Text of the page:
There’s a weird obsession among football fans where we feel obliged to compare modern-day players to those from years gone by.
It’s probably spawned from our dads just randomly claiming ‘yeah but he’ll never be as good as Pele was’ after watching something completely unrelated like Manuel Neuer make a save.
Alright dads, we get it, you’re older than us.
The rise of the football hipster hasn’t helped either, with your bearded, craft ale-drinking mate quick to scoff whenever you describe a modern-day player as ‘a great’ before they tell you they aren’t a patch on some bloke from the Ugandan league who once scored 351 goals in a season.
Anyway, ranting aside, there are some footballers who you should feel no shame whatsoever in describing as ‘a great’ and one of said players is unquestionably Robert Lewandowski.
The Polish hitman has been tearing Bundesliga defences apart for over a decade now, notching an incredible 276 goals in 349 German top-flight outings.
The most recent strike of his ridiculous haul saw him take his league tally for the current campaign to 40, subsequently equalling the 49-year-old record set by fellow former Bayern forward Gerd Muller – and by the way, he did so in six fewer games.
Aside from Muller’s success on the international stage – which is difficult to criticise Lewandowski for not replicating given the calibre of his national side – and Muller’s Ballon d’Or triumph – which Lewandowski would definitely have also won were it not for the 2020 event being cancelled – there isn’t that much to separate the pair’s respective careers.
Both scored an immense amount of goals for a prolonged period of time at Bayern Munich, and you can guarantee Lewandowski won’t be a million miles off Muller’s career goals tally by the time he retires – and would probably have surpassed it if he’d spent as long at Bayern has Muller did.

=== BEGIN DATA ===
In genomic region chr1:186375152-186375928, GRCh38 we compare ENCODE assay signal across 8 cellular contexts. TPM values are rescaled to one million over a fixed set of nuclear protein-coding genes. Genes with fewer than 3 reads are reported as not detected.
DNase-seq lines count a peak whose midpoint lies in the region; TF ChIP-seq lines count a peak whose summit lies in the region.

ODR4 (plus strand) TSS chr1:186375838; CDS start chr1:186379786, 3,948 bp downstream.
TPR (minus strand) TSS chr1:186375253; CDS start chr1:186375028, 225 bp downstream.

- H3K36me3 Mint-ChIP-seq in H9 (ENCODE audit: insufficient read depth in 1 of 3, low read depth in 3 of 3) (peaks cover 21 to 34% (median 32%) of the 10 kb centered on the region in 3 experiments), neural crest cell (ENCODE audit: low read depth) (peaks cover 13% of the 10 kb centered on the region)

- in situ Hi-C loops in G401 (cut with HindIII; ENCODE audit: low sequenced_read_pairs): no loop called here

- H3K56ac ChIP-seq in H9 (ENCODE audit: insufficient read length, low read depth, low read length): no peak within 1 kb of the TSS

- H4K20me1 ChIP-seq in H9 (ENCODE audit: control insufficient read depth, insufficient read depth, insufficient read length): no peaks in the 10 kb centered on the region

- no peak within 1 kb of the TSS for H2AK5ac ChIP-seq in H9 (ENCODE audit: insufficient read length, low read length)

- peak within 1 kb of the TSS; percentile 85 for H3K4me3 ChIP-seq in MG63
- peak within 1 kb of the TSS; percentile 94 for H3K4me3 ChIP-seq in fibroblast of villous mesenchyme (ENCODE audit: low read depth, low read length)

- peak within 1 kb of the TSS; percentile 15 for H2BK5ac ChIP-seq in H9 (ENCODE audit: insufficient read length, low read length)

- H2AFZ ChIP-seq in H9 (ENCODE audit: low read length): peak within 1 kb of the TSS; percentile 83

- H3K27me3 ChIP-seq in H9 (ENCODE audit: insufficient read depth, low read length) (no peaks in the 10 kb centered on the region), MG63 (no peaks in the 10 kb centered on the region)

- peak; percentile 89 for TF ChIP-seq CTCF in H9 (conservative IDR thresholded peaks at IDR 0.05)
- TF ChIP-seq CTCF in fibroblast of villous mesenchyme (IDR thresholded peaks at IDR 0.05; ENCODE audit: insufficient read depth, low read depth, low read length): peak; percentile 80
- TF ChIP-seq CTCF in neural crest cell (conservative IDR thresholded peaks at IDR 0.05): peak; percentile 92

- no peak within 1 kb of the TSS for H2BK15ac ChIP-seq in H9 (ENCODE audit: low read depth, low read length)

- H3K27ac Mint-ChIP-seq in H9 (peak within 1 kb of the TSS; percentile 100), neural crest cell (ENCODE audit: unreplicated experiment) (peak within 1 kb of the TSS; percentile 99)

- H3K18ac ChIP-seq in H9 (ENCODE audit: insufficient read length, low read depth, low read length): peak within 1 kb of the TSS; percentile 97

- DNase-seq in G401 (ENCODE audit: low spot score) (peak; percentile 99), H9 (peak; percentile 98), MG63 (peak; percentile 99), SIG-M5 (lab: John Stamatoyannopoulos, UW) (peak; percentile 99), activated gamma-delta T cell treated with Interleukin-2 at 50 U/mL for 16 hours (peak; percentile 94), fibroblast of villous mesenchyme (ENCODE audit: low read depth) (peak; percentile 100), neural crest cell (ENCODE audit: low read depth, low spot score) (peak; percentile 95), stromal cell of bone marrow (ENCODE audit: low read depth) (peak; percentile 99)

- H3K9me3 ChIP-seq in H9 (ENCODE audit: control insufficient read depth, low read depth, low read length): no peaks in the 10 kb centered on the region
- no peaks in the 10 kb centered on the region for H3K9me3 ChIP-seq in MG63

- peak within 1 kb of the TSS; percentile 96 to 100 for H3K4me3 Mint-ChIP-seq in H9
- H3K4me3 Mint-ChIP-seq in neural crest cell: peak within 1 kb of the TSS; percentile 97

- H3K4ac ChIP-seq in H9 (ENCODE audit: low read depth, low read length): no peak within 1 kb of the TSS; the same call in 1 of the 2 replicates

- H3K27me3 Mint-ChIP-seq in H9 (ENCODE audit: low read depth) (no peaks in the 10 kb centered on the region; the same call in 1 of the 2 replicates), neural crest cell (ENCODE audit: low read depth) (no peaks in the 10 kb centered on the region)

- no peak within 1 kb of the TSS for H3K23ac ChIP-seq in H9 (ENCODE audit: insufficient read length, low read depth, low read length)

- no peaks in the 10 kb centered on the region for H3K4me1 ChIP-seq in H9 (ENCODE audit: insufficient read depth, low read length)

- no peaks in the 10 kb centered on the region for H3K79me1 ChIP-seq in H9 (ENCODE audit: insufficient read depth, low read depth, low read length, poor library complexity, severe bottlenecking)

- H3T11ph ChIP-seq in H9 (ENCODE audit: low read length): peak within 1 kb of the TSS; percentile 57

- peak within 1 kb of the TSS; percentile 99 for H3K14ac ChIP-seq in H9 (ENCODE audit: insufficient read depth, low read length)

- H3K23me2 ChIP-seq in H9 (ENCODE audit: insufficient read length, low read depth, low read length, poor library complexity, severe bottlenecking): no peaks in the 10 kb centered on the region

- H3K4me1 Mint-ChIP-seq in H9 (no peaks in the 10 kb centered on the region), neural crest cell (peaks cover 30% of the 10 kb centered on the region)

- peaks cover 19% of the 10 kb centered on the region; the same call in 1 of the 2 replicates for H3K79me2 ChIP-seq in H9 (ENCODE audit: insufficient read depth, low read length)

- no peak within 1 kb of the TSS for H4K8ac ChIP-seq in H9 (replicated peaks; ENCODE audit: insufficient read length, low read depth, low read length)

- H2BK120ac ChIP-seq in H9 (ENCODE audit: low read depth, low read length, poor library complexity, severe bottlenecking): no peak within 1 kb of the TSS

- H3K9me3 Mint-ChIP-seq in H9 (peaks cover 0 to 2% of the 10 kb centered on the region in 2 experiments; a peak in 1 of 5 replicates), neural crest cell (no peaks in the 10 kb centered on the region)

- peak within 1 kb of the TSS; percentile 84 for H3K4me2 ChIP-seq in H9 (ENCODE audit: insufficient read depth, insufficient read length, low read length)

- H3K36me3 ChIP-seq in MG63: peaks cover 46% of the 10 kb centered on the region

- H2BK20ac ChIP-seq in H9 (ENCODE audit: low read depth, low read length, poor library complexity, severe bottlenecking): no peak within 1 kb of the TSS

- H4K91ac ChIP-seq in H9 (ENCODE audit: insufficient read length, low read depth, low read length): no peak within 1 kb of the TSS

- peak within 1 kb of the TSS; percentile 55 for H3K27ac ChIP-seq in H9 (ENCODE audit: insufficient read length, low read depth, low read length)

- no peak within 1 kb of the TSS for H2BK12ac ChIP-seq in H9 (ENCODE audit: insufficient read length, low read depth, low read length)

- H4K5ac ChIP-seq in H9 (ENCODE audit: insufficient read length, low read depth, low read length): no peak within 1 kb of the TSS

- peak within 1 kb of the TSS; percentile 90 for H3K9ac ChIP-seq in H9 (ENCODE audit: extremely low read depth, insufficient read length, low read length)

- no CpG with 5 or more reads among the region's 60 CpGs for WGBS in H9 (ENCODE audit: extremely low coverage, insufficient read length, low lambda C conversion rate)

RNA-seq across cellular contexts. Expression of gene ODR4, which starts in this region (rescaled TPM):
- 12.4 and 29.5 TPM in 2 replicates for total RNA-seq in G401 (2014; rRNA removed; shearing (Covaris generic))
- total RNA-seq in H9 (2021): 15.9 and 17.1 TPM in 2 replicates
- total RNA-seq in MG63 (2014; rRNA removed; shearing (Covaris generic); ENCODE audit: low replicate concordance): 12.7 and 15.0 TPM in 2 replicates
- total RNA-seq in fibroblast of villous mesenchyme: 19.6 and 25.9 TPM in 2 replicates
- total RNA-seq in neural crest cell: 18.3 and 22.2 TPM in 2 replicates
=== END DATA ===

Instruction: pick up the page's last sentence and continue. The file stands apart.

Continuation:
Lewandowski has scored more than 40 goals across all competitions in each of his last six campaigns, a stat that even the generational talents of Lionel Messi and Cristiano Ronaldo can’t boast.
Critics will claim that the Poland international is plying his trade in a so-called ‘easier’ league than the aforementioned duo, though his performances on the continental stage in the Champions League mean any such suggestions should be instantly disregarded.
The 32-year-old’s haul of 56 goals in 68 Champions League outings is a truly phenomenal figure given the quality of the opposition in Europe’s premier club competition, and Bayern’s triumph in the 2020 edition of the tournament means Lewandowski’s won just about everything there is to win with Bayern Munich.
However, to be considered as a true great you need more than just eye-watering figures. You need to be able to produce in the clutch moments as well as having a quality all-round game, and Lewandowski undoubtedly ticks both of those boxes.
Time and time again the frontman has come to Bayern’s rescue in their time of need, while his role in Die Roten’s starting XI is so much more than just ‘the fella at the top end of the pitch who sticks it in the net’.
The former Borussia Dortmund man is integral to Hansi Flick’s side’s style of play, regularly dropping deep to knit up play with the midfield and showing the quality to feed his teammates with his superb hold-up play and distribution.
A brief check of his best career goals will tell you he’s so much more than just a goalscorer and the array of sublime finishes in his arsenal alone would make him worthy of the ‘world class’ tag.
With just one game of the German top-flight season remaining, Lewandowski has 90 minutes of football left to make the Bundesliga goalscoring record for a single campaign his own, rather than sharing it with Muller.
However, regardless of whether he scores his 41st goal of the league season or not, he should definitely be considered as one of the greatest strikers of all time.
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